A little more savvy now, you have a set of criteria to work with for the next phase. Bigger is better outside. CCPM is mandatory. You’ve talked to the Nitro crowd, who have their own set of ideas. But the electrics don’t smoke, they don’t smell.. wellll.. rarely smell. There’s no offensive noise, and they fit in with the parks around the city. It resolves to a matter of taste, and both have their place, but we now know electrics, ESC’s, Brushless motors and so on. So one strikes up conversations with various on-liners, and in my case, I happened on Glen Peden, who seemed to be a pretty good head. He was helpful and patient, and guided me into reducing my initial ego choice from a Logo 20 to a more realistic Logo 10. Looking back, it turned out to be a brilliant second opinion.
I searched the web for Logo 10 kits, radios, servos, motors, including the sites recommended by others. In the end, because I’m from Canada, and desperately dislike the gouging we get in shipments from the USA (UPS here), I went with CyberHeli out of Hong Kong. Stephen, the big cheese there, happens to hail from Vancouver, so I had confidence in the whole transaction. It was the best price by quite a bit, and the service was incredibly fast. I guess it helps to have a heli flyer at the other end. Words can’t describe what it feels like to get a Logo 10 after dealing in Piccolo parts for your entire RC heli life. It seems so big, so professional, and downright intimidating by comparison.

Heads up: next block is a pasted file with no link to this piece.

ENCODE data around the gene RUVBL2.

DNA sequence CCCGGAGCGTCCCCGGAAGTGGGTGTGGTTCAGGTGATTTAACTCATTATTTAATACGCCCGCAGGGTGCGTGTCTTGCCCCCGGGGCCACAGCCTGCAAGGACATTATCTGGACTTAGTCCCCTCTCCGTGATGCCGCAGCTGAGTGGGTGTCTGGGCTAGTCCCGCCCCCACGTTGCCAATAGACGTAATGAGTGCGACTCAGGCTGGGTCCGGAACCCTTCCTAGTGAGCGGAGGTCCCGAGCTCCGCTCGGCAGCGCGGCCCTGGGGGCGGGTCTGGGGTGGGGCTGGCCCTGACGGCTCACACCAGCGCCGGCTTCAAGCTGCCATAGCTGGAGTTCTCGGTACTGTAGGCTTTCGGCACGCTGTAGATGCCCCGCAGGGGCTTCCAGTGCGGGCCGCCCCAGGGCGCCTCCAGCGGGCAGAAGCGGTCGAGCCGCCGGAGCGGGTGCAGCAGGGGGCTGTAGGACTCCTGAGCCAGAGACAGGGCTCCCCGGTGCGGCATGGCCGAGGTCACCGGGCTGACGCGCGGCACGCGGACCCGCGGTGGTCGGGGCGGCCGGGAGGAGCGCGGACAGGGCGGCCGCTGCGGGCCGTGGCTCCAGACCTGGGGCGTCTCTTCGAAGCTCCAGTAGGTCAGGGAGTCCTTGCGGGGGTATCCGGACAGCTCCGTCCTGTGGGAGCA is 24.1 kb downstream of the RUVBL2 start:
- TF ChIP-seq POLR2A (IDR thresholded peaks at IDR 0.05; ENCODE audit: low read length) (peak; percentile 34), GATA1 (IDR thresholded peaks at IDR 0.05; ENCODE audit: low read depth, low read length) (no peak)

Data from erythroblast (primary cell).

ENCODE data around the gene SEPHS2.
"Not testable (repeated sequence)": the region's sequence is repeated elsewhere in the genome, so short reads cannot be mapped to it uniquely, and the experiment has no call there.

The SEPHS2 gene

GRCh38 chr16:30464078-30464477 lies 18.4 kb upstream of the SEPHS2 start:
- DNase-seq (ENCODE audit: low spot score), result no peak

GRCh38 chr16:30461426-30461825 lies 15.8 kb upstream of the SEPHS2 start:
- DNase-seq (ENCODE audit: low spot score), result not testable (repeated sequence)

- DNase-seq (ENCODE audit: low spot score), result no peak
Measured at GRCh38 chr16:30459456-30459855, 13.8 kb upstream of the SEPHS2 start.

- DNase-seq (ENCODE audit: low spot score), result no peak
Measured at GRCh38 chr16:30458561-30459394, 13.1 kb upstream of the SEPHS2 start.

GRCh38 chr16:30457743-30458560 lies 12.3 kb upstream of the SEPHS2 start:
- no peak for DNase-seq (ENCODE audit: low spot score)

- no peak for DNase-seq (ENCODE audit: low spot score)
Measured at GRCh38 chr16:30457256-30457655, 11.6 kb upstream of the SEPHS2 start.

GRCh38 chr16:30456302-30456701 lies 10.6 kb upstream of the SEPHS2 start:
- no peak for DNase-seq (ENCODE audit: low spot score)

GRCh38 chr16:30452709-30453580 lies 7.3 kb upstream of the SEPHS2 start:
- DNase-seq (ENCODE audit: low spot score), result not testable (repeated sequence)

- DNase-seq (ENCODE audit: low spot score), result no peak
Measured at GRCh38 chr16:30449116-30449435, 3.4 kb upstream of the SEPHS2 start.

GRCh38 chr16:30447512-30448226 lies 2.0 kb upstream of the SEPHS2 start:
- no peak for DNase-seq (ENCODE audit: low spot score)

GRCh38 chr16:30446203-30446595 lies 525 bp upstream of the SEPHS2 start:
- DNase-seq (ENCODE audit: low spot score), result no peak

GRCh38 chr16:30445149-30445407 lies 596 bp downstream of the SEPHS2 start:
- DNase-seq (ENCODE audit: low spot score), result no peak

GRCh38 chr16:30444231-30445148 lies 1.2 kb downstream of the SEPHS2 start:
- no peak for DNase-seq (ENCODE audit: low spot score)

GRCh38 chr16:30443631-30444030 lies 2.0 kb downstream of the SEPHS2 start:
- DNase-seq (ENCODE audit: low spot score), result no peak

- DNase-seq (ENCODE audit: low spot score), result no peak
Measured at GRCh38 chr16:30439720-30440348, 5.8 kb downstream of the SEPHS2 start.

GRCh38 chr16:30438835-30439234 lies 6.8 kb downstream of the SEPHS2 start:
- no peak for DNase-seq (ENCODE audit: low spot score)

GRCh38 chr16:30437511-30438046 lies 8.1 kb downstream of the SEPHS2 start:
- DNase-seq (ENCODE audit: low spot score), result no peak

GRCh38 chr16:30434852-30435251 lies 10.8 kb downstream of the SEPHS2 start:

You’ll notice that there are observable differences between the Logo above and the one on the right. Clue: the one on the right is called Phoenix, having risen from the ashes of the first big crash. Turns out I wasn’t as good as my ego thought I was. What you’re looking at here is a humbler heli hover-er, phase II. That first crash is tough to take. You bring the plastic bag of wreckage home, and swear that this is it. You were never meant to do this, and it was a silly idea to waste such money on such a frivolous folly. That lasts for maybe three days. Recovering from the wounded pride, you absently shuffle thru the pieces of the wreckage. Hmmm.. the motor and ESC are OK.. so is the gyro.. and the servos work!.. You’re baaccckkk!
At some point in your practice, the movement of the heli ceases to be tail in- ‘do this’ to nose in – ‘do that’. It reminds me of the transition you take in learning another language. Magically, you stop translating back to English, and at that point, you own the new language. It’s the same with this. Although I am a commercial pilot, and cerebrally know what has to be done, I had to start out translating to RC, from the outside, looking in. The point comes, quietly, where you simply fly the heli, and at that moment you take over ownership. Until then, it’s a tug of war between you and the untamed beast.
Of all the great things one does in life, this game of total involvement with a small machine built by yourself, flown by yourself, with all it’s complexities, is right up there on the satisfaction scale. It transcends the generation gap in ways few other things do these days. Go to any Fun Fly, anywhere, if you doubt this truth, which is well understood by RC’ers all over.